Final thoughts and ramblings - France on a roll -- depending on charm - CycleBlaze

July 27, 2011

Final thoughts and ramblings

I've decided that it all comes down to nickels, dimes and hash browns...

What I mean is, I have been thinking about my trip for a week now, and all of the things it meant to me and how to summarize that. Oh, I could go on about things I like about France; the people, the FOOD, the established/dedicated bike routes, the historical sites like Mont St. Michel and castles, the croissants(!)...

And yes, there were things I DIDN'T like; and I don't just mean that the French speak a language I don't understand; I mean the "TP" situation and how they need to invest in toilet seats for ALL of their toilets. Still, they seem to be working on that and you can't expect perfection anyway. Besides, I talked about all of that in previous entries.

What made the biggest impression is that the French do not nickel and dime their country. They pay a lot in taxes I know, but it shows, and it shows in a good way. They clearly have longer school years, a good thing, and luxuries like healthcare; they have a great infrastructure, long yearly vacations and a manicured country.

It makes a difference, a manicured country; it makes you feel good to see well kept parks with flowers, even though you know all of the groundskeepers you see working in those parks (and cemeteries) get paid from taxes.

It makes a difference to have a long enough vacation to relax. It makes a difference to have a comprehensive and efficient train system with real live train personnel who are helpful to befuddled American cyclists.

All those things cost money, I know that. Still, some of the things that cost money, like the manicured bike paths and government subsidized (I have to assume) campgrounds must make a lot of money too, by drawing in befuddled American cyclists who stay at said campgrounds and sprinkle money up and down the country.

After seeing how things work in France, I think I would be willing to give up some of my personal stuff for some of those things, like more flowers and manicured parks that make people feel good, a better infrastructure, luxuries like healthcare for everyone, including the sick, and state parks and other things that help bring in tourists and jobs.

But enough about nickles and dimes, let's talk hash browns...

Last Sunday my Reno, Nevada bound brother dropped me and The Trucker off near Carson Pass in the Sierra Mountains in California, which is on the ACA Western Express route. I had been up there last year and I thought it would be fun to ride a little to the top, camp one night, and then ride home down the mountain the next day.

...and it was fun. I like trees and beautiful vistas. But after touring in another country, in another culture, and meeting people with different perspectives, nice trees and beautiful vistas in America just didn't seem to cut it anymore. To be honest, I was a little bored by it. But I LIKE nice trees and beautiful vistas, so I wasn't sure WHY I was bored by it until I stopped for breakfast the next morning and ordered eggs, toast, coffee and hash browns.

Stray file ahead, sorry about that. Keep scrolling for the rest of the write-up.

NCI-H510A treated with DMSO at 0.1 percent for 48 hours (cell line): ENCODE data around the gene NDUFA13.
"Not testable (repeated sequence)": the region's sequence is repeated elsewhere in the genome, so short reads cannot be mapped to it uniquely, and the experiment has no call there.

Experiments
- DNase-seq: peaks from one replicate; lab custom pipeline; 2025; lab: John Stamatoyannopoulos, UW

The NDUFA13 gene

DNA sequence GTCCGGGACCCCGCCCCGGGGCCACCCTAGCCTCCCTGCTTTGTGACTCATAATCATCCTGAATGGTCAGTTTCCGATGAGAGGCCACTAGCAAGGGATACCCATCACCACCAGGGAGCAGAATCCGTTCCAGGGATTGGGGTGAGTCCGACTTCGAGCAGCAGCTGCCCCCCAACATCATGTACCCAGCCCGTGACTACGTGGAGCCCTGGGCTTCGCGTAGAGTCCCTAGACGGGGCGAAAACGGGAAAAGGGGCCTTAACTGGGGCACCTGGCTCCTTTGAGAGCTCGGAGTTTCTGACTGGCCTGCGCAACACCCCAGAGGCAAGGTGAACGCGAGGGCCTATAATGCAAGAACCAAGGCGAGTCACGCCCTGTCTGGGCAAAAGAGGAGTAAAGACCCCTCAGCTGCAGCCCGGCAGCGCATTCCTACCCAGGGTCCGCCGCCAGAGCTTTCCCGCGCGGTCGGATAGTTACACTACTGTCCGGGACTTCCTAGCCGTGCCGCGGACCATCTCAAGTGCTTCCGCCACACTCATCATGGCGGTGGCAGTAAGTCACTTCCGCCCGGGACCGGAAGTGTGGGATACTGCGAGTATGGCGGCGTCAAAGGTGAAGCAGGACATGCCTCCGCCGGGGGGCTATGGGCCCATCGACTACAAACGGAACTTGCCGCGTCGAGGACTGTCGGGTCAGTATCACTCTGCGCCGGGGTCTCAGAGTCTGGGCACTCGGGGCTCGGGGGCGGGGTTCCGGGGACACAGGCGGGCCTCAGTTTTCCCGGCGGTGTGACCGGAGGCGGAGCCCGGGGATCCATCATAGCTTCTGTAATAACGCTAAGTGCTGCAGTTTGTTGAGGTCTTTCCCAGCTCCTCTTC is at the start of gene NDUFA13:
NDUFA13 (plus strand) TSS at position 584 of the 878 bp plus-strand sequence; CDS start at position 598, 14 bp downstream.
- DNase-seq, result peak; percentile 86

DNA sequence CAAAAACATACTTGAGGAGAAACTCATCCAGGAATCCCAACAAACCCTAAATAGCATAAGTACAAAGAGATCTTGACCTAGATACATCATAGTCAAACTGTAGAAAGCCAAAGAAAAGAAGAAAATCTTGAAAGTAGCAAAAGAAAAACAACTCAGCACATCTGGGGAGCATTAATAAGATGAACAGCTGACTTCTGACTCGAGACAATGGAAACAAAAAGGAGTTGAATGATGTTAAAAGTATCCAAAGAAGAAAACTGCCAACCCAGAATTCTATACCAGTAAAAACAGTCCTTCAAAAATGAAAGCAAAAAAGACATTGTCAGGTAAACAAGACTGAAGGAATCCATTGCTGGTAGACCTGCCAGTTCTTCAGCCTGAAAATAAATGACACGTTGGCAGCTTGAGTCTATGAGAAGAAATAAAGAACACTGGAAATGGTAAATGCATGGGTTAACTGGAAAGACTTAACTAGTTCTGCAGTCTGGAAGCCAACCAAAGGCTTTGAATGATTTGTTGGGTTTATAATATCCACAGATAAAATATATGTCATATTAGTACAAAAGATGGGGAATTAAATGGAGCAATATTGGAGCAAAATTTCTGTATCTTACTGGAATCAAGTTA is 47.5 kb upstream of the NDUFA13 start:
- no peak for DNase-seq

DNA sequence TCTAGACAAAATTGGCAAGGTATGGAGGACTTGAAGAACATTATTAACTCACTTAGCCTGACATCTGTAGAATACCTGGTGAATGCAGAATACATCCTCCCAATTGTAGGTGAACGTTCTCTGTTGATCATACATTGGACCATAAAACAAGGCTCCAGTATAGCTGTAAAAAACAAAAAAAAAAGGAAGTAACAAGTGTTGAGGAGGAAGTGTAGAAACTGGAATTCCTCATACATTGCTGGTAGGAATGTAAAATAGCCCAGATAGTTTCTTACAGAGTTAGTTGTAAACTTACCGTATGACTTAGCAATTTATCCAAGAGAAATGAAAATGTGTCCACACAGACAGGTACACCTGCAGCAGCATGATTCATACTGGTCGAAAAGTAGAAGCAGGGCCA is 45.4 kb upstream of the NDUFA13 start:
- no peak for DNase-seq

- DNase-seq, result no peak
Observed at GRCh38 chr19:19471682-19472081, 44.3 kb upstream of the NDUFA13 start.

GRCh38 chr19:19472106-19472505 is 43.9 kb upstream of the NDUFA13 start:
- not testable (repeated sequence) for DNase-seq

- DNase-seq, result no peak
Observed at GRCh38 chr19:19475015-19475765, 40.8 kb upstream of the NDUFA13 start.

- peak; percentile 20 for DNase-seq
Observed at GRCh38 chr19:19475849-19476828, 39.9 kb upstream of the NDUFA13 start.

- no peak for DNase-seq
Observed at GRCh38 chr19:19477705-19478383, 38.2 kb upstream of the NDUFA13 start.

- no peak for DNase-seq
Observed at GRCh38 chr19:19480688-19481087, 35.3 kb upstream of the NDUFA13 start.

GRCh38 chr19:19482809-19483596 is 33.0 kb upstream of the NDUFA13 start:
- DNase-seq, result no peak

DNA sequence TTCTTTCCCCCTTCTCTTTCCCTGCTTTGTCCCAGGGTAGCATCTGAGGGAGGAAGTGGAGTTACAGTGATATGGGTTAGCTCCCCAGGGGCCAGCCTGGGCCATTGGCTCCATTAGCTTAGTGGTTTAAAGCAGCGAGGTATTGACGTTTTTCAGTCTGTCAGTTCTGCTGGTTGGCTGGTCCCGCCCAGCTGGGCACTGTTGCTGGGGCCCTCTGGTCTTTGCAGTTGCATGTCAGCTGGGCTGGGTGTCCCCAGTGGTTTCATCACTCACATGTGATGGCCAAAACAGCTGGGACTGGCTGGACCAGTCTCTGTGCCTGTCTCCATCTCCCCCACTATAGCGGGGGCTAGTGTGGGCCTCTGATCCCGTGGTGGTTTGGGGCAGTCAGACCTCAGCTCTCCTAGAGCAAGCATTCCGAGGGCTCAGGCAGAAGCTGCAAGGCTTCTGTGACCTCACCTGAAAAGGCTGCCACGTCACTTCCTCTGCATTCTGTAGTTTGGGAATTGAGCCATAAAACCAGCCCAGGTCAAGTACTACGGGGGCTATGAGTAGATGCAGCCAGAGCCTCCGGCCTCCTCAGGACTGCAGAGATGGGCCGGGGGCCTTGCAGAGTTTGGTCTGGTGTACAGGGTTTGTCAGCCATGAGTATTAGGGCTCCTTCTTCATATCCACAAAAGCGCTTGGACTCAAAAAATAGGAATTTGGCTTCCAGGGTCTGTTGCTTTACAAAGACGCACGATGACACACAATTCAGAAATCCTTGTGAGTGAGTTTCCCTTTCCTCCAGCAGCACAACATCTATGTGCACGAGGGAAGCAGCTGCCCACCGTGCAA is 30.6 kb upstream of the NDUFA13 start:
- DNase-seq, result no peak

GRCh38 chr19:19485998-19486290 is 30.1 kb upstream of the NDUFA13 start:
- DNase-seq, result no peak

...but the hash browns were exactly like most of the hash browns I got last year in California, and Colorado, and Kentucky, and Virginia. They were stringy, and crisp and brown on top, and white and limp on the bottom; you know the ones I'm talking about.

American buys stuff at Walmat, and Target, and Denny's and Taco Bell; Gatorade and Snickers Bars, and Fritos and Heinz Ketchup... It's all the same, or a lot of it is, whether you are in Oregon or Texas or Maine. But somehow in France, they have managed to support and maintain small independent businesses (restaurants, bakeries, small grocers, town markets...) and regions (Normandy, Loire, Brittany...). It is interesting, all of it, partly because it is different to me because I'm not French, but partly because the French seem to like it that way and support and maintain the small merchant economy that celebrates regional diversity and craftsmanship, even though things cost a little more that way.

There is a lot to like about the United States and I'm sure that France has a lot of problems I didn't see or know about. But I think that, at least for a while, I'm going to be spending a little more time in France, and/or other counties that are different from mine; because I learned this summer that my favorite part of bike touring is experiencing other cultures, and foods, and ideas, and ways of life in general.

Thanks again to everyone who read and supported the journal. I had a blast writing it, AND taking pictures.

I can't WAIT 'till next summer's trip, which is already in the works. It was taking shape in my noodle on the flight home over the Atlantic. AND I have a like minded sidekick lined up who is also tired of American hash browns.

Where is said trip, you might wonder? Well, if I TELL you it will spoil the surprise now, won't it. So, I can't tell you, or even give you a hint. You'll just have to wait to find out.

Now, if you'll excuse me, I need to complete this journal and start learning Spanish, but not for any particular reason.

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